With such an elaborate state-of-the-art system in place, and given the many components involved in the water systems, the owner received: a detailed two-volume set of manuals for the plumbing system, a two-volume set of manuals for the fire protection system, all warranties, and all test reports.
Safety is always a top priority for us, so we had a full-time on-site safety team to orient all personnel on the site to the dangers the site presented. This included general workplace safety videos and mandatory drug-testing for all persons on the site. This required early assignment of subcontracts and the scheduling of over 100 safety orientations.
All of this proved particularly important on this jobsite where there were issues related to sabotage of equipment. On several occasions throughout the duration of the project, large pieces of rental equipment, such as scissor and boom lifts, were vandalized. In most incidents, the vandals removed the lugs on the wheels, allowing for the wheels to fall off if the equipment was moved. On at least one occasion, we found loosened lugs after a lunch break. This had the potential to cause serious injury.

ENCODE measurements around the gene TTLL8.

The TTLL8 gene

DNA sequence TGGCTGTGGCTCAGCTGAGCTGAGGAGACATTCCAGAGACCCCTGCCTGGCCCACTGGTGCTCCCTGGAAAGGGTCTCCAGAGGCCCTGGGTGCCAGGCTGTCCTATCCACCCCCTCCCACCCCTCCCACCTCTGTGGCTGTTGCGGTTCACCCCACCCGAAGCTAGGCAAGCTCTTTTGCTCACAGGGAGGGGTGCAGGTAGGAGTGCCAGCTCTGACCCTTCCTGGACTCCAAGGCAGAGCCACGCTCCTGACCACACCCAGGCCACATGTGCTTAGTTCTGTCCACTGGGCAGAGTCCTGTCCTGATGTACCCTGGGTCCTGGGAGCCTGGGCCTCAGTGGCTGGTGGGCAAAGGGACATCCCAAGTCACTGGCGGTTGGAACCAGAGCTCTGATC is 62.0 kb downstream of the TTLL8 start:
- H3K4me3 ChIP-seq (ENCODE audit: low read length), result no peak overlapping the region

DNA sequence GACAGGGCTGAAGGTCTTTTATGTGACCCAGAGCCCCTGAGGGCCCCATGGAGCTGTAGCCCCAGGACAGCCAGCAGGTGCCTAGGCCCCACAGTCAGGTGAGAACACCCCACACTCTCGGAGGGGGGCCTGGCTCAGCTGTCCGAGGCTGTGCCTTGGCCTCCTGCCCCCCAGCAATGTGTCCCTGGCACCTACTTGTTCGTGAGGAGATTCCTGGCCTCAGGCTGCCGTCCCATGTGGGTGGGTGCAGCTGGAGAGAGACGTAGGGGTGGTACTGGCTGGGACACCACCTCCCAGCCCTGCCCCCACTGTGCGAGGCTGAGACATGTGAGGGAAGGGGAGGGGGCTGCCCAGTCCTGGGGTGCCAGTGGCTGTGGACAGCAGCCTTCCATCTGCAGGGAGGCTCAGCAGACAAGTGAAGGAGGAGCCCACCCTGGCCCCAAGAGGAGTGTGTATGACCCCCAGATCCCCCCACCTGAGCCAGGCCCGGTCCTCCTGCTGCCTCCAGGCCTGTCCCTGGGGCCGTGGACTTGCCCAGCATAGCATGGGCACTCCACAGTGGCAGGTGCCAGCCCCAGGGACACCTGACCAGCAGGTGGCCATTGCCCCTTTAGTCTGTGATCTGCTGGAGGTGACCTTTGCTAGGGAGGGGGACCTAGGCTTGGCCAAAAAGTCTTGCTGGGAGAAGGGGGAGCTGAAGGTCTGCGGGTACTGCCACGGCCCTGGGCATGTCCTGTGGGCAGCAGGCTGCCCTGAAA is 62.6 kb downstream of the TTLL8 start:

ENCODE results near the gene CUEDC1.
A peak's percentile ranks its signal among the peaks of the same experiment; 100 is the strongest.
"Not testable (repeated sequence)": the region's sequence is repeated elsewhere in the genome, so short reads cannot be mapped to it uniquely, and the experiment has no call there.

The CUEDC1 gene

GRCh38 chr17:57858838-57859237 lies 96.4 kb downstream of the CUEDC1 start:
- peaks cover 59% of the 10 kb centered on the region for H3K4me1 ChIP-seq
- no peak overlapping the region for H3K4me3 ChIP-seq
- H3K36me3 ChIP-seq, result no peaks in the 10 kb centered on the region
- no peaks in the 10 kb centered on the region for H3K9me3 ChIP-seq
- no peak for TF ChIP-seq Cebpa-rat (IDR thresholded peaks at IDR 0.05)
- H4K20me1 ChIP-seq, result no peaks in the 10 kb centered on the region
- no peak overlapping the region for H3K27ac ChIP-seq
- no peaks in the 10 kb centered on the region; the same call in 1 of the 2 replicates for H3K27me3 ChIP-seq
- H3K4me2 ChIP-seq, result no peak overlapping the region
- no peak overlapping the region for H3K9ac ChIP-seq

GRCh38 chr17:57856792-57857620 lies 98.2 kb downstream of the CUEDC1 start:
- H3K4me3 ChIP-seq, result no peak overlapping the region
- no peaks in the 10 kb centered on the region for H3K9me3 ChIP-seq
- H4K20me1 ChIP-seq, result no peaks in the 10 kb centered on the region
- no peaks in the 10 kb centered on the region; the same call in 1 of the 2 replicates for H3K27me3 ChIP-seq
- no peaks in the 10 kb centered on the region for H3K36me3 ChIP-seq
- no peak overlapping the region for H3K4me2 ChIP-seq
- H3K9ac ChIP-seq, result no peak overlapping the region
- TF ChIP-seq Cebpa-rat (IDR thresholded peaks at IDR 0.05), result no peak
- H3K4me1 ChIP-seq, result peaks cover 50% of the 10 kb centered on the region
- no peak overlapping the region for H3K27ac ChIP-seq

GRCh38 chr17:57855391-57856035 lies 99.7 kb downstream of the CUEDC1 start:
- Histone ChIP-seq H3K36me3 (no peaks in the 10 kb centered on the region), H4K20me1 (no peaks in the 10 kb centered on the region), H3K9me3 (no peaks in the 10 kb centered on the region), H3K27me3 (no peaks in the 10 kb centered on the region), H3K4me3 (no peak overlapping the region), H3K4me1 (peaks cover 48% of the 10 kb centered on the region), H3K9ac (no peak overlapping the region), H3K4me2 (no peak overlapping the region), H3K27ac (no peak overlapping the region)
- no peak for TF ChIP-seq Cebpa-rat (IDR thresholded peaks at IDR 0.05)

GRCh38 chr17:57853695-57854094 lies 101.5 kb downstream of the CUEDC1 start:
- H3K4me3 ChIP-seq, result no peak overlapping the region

To ensure the safety of our employees, inspections of the equipment were done more frequently than the typical daily inspections. The Pennsylvania State Police and the Harrisburg International Airport Police Departments were involved in the investigation of all incidents regarding this vandalism. Since other open shop contractors were experiencing the same vandalism issues, ABC Keystone got involved and posted a $100,000 reward for information leading to the arrest and prosecution of the vandals.
In spite of these issues, we were able to complete the project safely, successfully, and on time.
- Designed and built HVAC systems.
- Provided and installed: a 4-pipe hot and chilled-water system, 2 390-HP boilers, 2 900-ton chillers, 2 3900-GPM cooling towers, 11 rooftop units, 6 make-up air units, 10 interior air handlers, 9 direct-fired gas air curtains, and a super-chilled glycol system.
- Provided and installed: 7,500 feet of copper piping, 19,820 feet of black steel piping, 375,000 pounds of ductwork, 160 variable air volume boxes, 1 mile of strip diffusers, several cabinet and unit heaters, and truckloads of grilles, registers, and diffusers.
- Provided a comprehensive, 7-volume set of Operation and Maintenance manuals and all applicable warranties and test reports.
- Provided and installed: a roof-drainage system with 145 drains, a large duplex pumping system, a cast-iron no-hub system with cast-iron carriers, a copper water system equipped with booster pumping packages, 11,620 feet of copper piping, and 21,700 feet of no-hub cast-iron piping.
- Provided a 2-volume set of manuals for the plumbing system, a 2-volume set of manuals for the fire protection system, all warranties, and test reports.
ABC Award of Excellence2005
ABC Platinum S.T.E.P. Award2004